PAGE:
In October 1964, I stood under a cloudless autumn sky on the infield of the Olympic Stadium in Tokyo. From my vantage
point as a competitor, I was deeply moved by the tradition and the pageantry of the Opening Ceremonies. The brightly
colored flags and traditional costumes, the presence of the Emperor of Japan, the jets, the myriad balloons, the swarms of
pigeons, and the hundreds of thousands of people all contributed to my awe.
During a quiet moment, the huge scoreboard at one end of the stadium flashed the words of the Olympic motto: "It's not
whether you win or lose that counts, it's how you play the game." I was jarred out of my state of reverie. "No way!" I said to
myself, "I'm here to win!"
This viewpoint, while commonly accepted, is really quite jaded. Just competing in the Olympics is a tremendous honor and
feat. Winning any medal is extraordinary. Yet somehow we have come to believe that winning is everything; nobody
remembers who got second.
It has not always been so: Pierre de Coubertin penned the words of the timeless Olympic motto less than 100 years ago. Competition for the joy of it used to be the focus, even in Olympic athletics. In the movie Chariots of Fire, a true story about the 1920 Olympics, an English gentleman gives his place in a race to another, simply for the pleasure of watching him run. As recently as 1936, Jesse Owens helped an Olympic competitor better himself without thought of how it might affect the eventual outcome of the race. When I competed in 1964, our attitudes toward winning had become quite egocentric, but we still thought of ourselves as amateurs. Very few of us ever considered making a living from our sport.
What a difference today! Not only do athletes train under professional coaches, many have several specialty coaches for
strength, endurance, form, flexibility, choreography, costume, and mental conditioning. Why? Because our society now
values winning so much that the stakes and rewards are immeasurably higher. An athlete can be set for life by beating the
world. We expressed collective shock when Ben Johnson got caught for using steroids. But he is only a symptom of our
societal overemphasis on "winning at any cost." This attitude has totally captured our collective psyche and permeates
society far beyond the boundaries of sports.
Over the last 50 years, we have seen not only the decline of the traditional character ethic that has made our country and
culture strong, we have also seen a corresponding rise in all-or-nothing competitiveness. Winning used to be like the cream
rising to the top: if you let things alone, the best would appear all by itself. Now we think of winning in terms of beating
others. While the difference is subtle, it is profound. This win-lose ethic comes out of a mentality of scarcity the idea that
there is not enough for everyone; that if someone else wins, I can't.
The first 150 years of our country were dominated by expansion, optimism, and growth. There was so much freedom and opportunity that realizing the American dream was limited only by energy and imagination. The country was working toward a common goal: "The business of America is business."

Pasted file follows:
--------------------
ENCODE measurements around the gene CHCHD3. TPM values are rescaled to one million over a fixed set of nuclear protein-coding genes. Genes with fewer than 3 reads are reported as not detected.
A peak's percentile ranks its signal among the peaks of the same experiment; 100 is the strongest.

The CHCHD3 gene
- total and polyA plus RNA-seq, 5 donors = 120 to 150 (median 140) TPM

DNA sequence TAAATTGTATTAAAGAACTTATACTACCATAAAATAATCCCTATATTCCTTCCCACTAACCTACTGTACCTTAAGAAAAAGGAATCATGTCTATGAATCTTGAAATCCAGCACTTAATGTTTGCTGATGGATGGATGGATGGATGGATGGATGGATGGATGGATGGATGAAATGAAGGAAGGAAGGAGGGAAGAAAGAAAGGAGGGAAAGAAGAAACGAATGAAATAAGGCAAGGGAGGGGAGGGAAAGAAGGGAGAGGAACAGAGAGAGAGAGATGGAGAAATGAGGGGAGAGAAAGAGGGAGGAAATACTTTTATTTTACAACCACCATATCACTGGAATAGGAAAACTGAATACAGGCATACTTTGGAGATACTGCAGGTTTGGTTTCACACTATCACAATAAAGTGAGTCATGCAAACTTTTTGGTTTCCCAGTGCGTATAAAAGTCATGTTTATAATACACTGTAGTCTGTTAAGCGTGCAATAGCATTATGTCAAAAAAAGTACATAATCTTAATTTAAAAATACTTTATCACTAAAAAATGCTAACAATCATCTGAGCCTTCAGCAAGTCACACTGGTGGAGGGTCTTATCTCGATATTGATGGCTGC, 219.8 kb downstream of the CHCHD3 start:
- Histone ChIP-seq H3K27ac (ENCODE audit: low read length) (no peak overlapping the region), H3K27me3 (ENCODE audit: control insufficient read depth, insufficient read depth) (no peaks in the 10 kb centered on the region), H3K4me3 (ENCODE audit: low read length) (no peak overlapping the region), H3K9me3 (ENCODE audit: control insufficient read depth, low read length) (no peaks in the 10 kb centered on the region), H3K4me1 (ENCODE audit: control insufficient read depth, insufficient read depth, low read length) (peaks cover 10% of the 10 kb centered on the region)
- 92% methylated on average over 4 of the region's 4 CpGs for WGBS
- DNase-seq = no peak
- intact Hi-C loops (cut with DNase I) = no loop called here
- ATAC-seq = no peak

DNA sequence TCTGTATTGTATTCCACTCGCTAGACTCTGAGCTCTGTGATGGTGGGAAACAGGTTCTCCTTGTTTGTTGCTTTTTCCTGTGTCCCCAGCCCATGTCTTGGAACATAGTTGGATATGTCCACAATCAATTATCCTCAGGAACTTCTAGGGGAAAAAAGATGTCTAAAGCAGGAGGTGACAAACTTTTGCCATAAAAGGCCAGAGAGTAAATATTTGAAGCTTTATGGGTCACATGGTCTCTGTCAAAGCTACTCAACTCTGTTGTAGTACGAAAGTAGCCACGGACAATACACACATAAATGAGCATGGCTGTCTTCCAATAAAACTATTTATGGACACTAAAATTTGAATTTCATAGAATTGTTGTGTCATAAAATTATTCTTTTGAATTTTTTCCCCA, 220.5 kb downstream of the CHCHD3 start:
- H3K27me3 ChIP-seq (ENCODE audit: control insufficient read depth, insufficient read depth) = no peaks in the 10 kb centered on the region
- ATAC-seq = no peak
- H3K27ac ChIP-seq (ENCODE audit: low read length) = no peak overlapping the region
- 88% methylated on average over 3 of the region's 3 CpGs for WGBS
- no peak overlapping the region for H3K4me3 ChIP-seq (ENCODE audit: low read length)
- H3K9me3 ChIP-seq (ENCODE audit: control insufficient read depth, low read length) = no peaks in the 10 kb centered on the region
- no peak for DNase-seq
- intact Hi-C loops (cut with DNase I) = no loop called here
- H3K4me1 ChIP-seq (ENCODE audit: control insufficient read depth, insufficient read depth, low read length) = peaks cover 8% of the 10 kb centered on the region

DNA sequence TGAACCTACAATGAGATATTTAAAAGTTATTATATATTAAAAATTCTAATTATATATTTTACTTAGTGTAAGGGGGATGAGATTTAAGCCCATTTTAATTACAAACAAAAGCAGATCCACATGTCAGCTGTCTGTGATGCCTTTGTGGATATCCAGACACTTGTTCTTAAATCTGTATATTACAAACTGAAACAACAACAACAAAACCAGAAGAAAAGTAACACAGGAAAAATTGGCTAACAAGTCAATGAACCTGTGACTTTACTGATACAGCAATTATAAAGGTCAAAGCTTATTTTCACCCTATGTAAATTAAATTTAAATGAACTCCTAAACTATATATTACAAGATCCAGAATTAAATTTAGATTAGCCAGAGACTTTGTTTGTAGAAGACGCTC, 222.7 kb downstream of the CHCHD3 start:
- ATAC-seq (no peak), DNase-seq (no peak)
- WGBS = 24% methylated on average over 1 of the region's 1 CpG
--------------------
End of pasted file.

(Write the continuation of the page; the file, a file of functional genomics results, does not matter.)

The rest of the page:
Then came the depression of the 1930s. Our government assumed new responsibilities: it took care of us. And quietly, our
beliefs about limitless abundance and expansion started to shift. For the first time, we perceived a limited pool of resources.
As survival became a main concern, people started looking out for number one: "Maybe there isn't enough for everybody if
not, I'll get mine first." This new attitude was reflected in the growth of self-centered success literature, as well as in the
excessive competitive attitude of "beating" instead of "winning." True "winning" requires starting with a level playing field: if
everyone has an equal chance, the best will naturally prevail. The word "win" comes from the Old English winnan, "to
struggle, to contend, to contest." This definition implies that winning is a process, not an outcome. "Beating" has come to
mean doing whatever you can, ethically or unethically, to gain an advantage over others.
The word "competition" is derived from the Latin word competere, "to seek together, to coincide, to agree." In this root
meaning, there is no connotation of "losing." But in modern business usage, competition implies a winner and a loser:
competition for a bid; competition for a promotion; competition to be the best sales team; competition between divisions,
companies, or countries.
We always give our approval to our own state of mind, either tacitly or directly. We have the power to choose our reactions.
Pavlov's model works well for dogs and rats, but people can choose their response. Our choices are derived from what is
important to us, our values. Born from these values are our attitudes, including competitive attitudes. In other words, we
choose how we react to competition. To judge your competitive attitude, ask yourself this simple question: "Do I care if the
score is kept when I play games?" If the answer were placed on a continuum, one end would be, "I have to know the
score," and on the other end, "I just play to do my best and would rather not know the score."
People with a win-win ethic do not gain security or satisfaction from keeping score and beating others. Competing at the
highest level of mutual competence is the win-win goal of the game. The outcome is incidental. The fun is in the playing,
not the victory. Winning is the process, not the outcome. Owners of win-lose attitudes gain self-respect through
comparisons with others by keeping score, which is an illusory or distorted source at best. When you realize that you are
only competing with yourself, your source of self-esteem comes from an inner measure, which is ultimately more correct.
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